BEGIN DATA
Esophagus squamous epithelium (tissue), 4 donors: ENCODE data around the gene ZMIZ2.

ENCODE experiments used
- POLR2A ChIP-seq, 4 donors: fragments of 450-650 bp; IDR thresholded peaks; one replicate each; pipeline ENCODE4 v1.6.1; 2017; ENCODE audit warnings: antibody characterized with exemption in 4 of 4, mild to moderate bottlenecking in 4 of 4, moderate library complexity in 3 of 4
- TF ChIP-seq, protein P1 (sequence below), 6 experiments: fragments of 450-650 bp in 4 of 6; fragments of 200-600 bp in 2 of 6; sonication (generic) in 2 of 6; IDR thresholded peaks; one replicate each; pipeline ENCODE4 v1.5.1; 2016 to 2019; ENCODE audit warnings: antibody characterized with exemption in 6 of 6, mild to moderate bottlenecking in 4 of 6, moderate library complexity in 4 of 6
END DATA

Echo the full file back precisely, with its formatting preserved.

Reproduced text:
Esophagus squamous epithelium (tissue), 4 donors: ENCODE data around the gene ZMIZ2.

ENCODE experiments used
- POLR2A ChIP-seq, 4 donors: fragments of 450-650 bp; IDR thresholded peaks; one replicate each; pipeline ENCODE4 v1.6.1; 2017; ENCODE audit warnings: antibody characterized with exemption in 4 of 4, mild to moderate bottlenecking in 4 of 4, moderate library complexity in 3 of 4
- TF ChIP-seq, protein P1 (sequence below), 6 experiments: fragments of 450-650 bp in 4 of 6; fragments of 200-600 bp in 2 of 6; sonication (generic) in 2 of 6; IDR thresholded peaks; one replicate each; pipeline ENCODE4 v1.5.1; 2016 to 2019; ENCODE audit warnings: antibody characterized with exemption in 6 of 6, mild to moderate bottlenecking in 4 of 6, moderate library complexity in 4 of 6